Dietram Scheufele, professor of life sciences communication at UW-Madison and Morgridge Institute for Research affiliate, will serve on a national panel examining the implications of human genome editing.
Pilar Ossorio, the Morgridge Institute for Research bioethicist in residence, will serve on an international committee convened by the National Academies of Science (NAS) to address the ethically challenging frontiers of human gene editing technology.
The human genome contains our most personal and sensitive information—the complete compendium of our inherited traits. Even the smallest samples of human tissue and accompanying health histories provide vast troves of data to the biomedical community, which in turn has a legal and ethical obligation to safeguard its usage.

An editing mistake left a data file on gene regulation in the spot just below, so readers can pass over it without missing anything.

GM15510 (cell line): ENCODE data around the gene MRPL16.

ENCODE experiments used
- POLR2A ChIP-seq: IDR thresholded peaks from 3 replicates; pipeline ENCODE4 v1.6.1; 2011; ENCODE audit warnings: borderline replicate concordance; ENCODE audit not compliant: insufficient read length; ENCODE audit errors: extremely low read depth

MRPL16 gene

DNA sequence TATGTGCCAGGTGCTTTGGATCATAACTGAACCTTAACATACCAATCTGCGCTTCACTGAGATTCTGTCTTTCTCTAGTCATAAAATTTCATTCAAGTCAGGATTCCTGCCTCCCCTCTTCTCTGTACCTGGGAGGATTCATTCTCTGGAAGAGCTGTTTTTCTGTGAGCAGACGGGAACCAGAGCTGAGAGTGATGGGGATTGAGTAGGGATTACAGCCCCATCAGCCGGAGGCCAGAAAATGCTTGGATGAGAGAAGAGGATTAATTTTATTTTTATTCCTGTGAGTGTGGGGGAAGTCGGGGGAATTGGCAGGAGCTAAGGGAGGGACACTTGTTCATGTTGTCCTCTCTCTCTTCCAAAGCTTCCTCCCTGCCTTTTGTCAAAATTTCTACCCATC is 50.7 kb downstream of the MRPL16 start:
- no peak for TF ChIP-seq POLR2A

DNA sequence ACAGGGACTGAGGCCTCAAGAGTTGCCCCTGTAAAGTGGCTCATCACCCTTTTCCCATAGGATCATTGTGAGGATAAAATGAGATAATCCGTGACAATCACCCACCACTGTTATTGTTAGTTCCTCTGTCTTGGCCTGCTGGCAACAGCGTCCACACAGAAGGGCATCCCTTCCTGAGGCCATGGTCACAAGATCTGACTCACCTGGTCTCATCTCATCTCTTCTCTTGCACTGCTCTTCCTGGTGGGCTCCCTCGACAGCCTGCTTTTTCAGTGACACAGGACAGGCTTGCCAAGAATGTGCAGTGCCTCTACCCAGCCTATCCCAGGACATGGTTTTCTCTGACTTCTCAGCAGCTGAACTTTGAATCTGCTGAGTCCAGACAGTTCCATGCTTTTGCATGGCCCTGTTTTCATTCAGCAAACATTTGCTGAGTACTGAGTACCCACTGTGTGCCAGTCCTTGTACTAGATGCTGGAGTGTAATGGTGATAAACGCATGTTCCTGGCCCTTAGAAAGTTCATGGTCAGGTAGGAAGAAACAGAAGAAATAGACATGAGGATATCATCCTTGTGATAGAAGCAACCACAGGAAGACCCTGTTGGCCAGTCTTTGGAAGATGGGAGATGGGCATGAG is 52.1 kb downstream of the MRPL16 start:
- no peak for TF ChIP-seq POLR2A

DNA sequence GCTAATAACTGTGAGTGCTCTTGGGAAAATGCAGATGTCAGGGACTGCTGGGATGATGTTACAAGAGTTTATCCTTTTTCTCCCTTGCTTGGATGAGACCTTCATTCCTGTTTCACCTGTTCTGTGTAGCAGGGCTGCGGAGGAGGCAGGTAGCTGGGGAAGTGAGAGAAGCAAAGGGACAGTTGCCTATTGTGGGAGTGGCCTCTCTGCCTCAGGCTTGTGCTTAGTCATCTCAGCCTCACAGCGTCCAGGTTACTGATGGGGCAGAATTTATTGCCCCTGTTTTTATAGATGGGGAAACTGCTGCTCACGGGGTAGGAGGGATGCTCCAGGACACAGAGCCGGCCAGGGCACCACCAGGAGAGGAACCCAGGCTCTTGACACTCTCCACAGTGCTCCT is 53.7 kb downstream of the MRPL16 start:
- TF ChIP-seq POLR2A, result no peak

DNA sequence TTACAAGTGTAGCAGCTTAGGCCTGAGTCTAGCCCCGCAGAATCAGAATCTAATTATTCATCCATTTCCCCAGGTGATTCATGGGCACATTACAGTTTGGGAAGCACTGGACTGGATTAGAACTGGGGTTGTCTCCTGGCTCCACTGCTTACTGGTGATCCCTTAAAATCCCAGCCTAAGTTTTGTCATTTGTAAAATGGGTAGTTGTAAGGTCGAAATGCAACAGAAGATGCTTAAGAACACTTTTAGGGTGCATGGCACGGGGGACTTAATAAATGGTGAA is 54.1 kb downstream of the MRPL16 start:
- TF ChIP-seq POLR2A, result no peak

As the cost of whole genome sequencing (WGS) approaches $1,000, the possibility of using it to help diagnose patients becomes economically feasible. But is it the right tool for doctors?
A new service will provide the University of Wisconsin-Madison research community with another checkpoint on ethical challenges that arise across the research spectrum, from study design to the implications of results.